12. My favorite cookie was the one in which I read, “You have a large and beautiful family.”

    How true!

  13. Fr. Basil says:

    I heard of one Orthodox nun who refused to eat fortune cooking, considering them a form of divination.

  14. Philangelus says:

    My husband’s favorite fortune said “You like eating Chinese food.”

    My favorite is “Help! I’m trapped in a fortune cookie factory!”

  15. edm says:

    The best and most accurate fortune cookie saying I ever got was “You like Chinese food”.

  16. wolskerj says:

    That’s funny, I said exactly the same thing last week at the Chinese Buffet. But my wife and kids just rolled their eyes at me. . .
    As for being a “temptation to superstition” I find it hard to believe anyone old enough to type would find fortune cookies to be a problem.

  17. The Cobbler says:

    I thought there was going to be some War of Platitudes to find out whether fortune cookies or the old ICEL translations are cheesier.

    My older brother has pointed out that they’re supposed to work by being so generic they can hardly not be true in some sense at some point in the future.

  18. ContraMundum says:

    They are almost certainly of Japanese origin, though the sweetness is American:

    There are already Scripture (rather than fortune) cookies:

    Hmm… Maybe a line of cookies with tidbits of advice about how to properly participate in an EF Mass?

  19. Pachomius says:

    I don’t think I’ve ever seen a fortune cookie in the flesh – and not from a dislike of Chinese food, either.

    That said, some suggestions for your range of (mis)fortune cookies, Fr.:

    – “Remember that you will die”.
    -“The rain, it raineth every day, upon the just and unjust man alike.”
    -“If it doesn’t hurt, you aren’t working hard enough at it.”

  20. Random Friar says:

    I actually like to eat the cookies. Yeah, I know, it must be some kind of mental illness.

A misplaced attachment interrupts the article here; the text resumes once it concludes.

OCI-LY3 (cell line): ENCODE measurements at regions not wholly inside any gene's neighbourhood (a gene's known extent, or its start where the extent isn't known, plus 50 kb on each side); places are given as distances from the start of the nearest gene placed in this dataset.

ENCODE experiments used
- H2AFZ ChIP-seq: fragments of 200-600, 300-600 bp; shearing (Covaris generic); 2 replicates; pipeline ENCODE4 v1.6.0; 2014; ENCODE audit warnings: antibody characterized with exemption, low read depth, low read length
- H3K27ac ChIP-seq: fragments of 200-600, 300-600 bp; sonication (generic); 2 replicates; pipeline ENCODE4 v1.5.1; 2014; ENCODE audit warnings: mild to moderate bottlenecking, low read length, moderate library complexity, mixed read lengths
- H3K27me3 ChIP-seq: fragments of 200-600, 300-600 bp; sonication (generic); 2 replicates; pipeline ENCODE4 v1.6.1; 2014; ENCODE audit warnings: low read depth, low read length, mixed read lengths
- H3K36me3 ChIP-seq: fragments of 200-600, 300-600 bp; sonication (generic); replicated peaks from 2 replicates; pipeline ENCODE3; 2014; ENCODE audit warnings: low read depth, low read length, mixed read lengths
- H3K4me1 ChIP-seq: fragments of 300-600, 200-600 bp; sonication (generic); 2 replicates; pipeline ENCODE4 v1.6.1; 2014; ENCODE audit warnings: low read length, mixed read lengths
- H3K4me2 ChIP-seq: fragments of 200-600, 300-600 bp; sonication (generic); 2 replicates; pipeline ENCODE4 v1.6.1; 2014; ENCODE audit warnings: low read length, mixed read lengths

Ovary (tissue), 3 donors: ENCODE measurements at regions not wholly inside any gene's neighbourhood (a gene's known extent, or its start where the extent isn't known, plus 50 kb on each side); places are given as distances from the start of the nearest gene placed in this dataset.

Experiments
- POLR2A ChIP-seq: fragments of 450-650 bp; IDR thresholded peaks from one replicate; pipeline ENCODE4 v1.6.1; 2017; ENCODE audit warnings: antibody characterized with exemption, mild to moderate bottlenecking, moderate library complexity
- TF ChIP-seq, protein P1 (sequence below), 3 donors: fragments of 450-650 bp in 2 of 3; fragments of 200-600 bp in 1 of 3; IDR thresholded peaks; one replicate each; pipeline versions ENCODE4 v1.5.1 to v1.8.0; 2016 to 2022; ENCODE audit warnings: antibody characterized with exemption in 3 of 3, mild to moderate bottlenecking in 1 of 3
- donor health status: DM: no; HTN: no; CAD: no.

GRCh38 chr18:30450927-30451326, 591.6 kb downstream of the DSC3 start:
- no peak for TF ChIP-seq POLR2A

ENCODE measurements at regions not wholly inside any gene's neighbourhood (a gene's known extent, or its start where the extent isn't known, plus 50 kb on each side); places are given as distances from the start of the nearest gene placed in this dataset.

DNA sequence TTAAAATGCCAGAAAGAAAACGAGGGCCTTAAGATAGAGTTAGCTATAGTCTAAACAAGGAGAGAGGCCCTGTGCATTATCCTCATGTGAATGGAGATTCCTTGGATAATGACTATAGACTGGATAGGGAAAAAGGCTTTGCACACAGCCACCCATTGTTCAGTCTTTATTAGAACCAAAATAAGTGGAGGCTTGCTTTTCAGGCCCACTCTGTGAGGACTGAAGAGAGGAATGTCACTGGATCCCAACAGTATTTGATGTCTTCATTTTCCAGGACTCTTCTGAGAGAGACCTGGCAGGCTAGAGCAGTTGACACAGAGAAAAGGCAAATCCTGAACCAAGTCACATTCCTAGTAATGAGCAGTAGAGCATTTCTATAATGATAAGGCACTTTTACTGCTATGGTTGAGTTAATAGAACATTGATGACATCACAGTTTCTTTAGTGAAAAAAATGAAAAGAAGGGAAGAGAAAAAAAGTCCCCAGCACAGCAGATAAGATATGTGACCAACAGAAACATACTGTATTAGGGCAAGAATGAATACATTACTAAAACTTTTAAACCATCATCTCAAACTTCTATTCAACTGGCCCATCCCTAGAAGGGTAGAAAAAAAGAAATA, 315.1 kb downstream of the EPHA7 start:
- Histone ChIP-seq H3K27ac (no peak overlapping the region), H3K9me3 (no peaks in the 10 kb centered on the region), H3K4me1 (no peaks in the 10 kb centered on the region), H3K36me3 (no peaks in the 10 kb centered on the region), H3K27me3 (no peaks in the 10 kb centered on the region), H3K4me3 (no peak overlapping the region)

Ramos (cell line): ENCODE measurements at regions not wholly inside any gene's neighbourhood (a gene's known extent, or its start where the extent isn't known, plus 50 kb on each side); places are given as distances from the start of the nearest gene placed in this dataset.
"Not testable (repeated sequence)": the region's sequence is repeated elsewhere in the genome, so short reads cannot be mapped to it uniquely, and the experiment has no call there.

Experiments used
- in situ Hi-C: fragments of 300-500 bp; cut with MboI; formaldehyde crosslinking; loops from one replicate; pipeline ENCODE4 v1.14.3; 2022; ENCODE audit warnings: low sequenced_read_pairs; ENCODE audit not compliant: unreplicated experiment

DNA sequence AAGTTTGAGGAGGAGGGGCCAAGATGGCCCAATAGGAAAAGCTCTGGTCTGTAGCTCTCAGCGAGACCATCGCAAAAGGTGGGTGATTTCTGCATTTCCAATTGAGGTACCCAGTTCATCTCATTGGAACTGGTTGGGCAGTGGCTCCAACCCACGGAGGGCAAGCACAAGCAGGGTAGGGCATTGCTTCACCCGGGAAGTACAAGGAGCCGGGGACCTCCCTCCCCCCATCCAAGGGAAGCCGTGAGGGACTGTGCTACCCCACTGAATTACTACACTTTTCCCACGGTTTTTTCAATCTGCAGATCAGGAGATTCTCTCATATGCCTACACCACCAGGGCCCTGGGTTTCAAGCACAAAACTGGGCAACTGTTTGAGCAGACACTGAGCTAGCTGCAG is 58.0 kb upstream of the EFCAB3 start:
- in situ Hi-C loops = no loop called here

I remember a great original Twilight Zone episode, where this man got great fortunes that came true for him at this Chinese restaurant. His streak ran out when his last cookie said, “Today you die.”

    Anyway, I’m pretty sure someone makes Fortune Cookies with Bible Verses instead of silliness, and I know there’s companies that will make them with whatever you want (like say, a pithy Summa verse!) By the way, Fr. Z, isn’t the Chinese for Gospel “??” — which could be read as “Fortune/Blessing Sound?”

  21. catholicmidwest says:

    I do like a bit of Chinese food once in a while but butchered English kills my appetite, and so I never even open these fortune cookie things. I don’t believe in fortunes anyway, and the cookies taste like paper, so nothing lost.

  22. The Cobbler says:

    I am under the impression that the point is not to believe the fortunes but to be amused by them; although in that case, I think broken English helps… but then, I am young and think Engrish is amusing too. Light?

  23. digdigby says:

    A fortune cookie that changed my life:
    “You will earn the admiration of your pears.”
    This from the restaurant that had a dish “pork’s rear end in manner of borderline people” – i.e. Mongolian pork butt.
    If you can bend a fortune cookie it is stale. I don’t care for them except CHOCOLATE fortune cookies which I’ve only had in New York – great with tea.

  24. frjim4321 says:

    I totally agree with this post.

    In these parts its a proverb and a “lucky number,” and “Learn Chinese, with a word and it’s translation.

  25. catholicmidwest says:

    Wlong. Butchered English makes my brain reboot. I hate it.

  26. BLB Oregon says:

    Well, look at it this way: If the cookies really did have fortunes in them, that would be a form of divinization, and we couldn’t have any, but as it is you are more likely to win the lottery with the numbers on the back than to gain any real insight into what the future brings. As it is, one is lucky if only the platitude is stale.

    I do like fortune cookies when they’re fresh. Lovely delicate crispy little things, actually.